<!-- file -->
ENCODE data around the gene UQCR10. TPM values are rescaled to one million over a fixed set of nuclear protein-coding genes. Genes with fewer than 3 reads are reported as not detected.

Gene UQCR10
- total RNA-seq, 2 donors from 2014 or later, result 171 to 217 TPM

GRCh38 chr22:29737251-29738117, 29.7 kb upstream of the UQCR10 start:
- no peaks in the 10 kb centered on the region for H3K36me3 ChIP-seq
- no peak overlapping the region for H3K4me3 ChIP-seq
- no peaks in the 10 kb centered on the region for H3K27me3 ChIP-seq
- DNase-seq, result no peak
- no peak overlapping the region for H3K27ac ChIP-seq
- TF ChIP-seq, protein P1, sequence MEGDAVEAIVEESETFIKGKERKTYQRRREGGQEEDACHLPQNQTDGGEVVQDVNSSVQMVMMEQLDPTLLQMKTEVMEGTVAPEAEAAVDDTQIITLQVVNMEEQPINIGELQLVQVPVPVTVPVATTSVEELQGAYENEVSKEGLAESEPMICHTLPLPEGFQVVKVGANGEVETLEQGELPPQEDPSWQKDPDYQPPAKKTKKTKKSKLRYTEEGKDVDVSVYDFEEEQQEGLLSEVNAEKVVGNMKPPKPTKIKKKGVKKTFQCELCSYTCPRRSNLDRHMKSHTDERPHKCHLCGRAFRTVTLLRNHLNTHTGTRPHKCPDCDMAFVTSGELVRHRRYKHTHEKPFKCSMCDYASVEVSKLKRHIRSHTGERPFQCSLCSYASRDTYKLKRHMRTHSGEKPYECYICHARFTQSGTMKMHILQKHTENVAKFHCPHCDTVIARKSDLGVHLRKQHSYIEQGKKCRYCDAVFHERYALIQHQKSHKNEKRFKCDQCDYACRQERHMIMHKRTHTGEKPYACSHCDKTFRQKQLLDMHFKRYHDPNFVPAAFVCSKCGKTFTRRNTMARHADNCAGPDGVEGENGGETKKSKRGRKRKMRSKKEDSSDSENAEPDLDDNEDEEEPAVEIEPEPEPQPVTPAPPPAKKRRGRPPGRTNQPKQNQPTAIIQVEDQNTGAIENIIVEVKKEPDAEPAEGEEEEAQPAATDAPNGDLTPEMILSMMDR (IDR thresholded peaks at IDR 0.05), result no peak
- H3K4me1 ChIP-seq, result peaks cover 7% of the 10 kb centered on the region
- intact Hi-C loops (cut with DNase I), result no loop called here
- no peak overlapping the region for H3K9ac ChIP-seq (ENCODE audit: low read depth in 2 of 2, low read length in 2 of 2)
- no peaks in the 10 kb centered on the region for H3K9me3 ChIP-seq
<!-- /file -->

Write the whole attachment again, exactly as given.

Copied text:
ENCODE data around the gene UQCR10. TPM values are rescaled to one million over a fixed set of nuclear protein-coding genes. Genes with fewer than 3 reads are reported as not detected.

Gene UQCR10
- total RNA-seq, 2 donors from 2014 or later, result 171 to 217 TPM

GRCh38 chr22:29737251-29738117, 29.7 kb upstream of the UQCR10 start:
- no peaks in the 10 kb centered on the region for H3K36me3 ChIP-seq
- no peak overlapping the region for H3K4me3 ChIP-seq
- no peaks in the 10 kb centered on the region for H3K27me3 ChIP-seq
- DNase-seq, result no peak
- no peak overlapping the region for H3K27ac ChIP-seq
- TF ChIP-seq, protein P1, sequence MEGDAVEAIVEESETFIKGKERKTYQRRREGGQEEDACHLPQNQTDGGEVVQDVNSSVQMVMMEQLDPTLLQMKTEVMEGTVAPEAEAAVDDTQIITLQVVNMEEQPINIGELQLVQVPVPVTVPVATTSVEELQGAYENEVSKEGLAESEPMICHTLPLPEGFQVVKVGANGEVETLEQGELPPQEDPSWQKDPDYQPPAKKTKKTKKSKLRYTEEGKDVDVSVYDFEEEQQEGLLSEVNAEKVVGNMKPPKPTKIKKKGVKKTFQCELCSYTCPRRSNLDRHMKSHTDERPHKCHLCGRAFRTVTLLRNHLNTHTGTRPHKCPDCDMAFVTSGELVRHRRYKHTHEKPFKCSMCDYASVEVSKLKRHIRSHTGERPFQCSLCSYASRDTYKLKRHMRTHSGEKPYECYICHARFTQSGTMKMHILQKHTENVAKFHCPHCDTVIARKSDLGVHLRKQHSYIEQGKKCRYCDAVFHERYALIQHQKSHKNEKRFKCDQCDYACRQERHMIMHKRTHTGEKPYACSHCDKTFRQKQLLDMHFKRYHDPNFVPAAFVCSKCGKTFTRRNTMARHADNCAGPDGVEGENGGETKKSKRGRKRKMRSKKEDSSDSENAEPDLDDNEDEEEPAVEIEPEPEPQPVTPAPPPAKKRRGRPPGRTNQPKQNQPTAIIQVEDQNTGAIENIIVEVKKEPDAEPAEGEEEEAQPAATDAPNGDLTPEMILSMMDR (IDR thresholded peaks at IDR 0.05), result no peak
- H3K4me1 ChIP-seq, result peaks cover 7% of the 10 kb centered on the region
- intact Hi-C loops (cut with DNase I), result no loop called here
- no peak overlapping the region for H3K9ac ChIP-seq (ENCODE audit: low read depth in 2 of 2, low read length in 2 of 2)
- no peaks in the 10 kb centered on the region for H3K9me3 ChIP-seq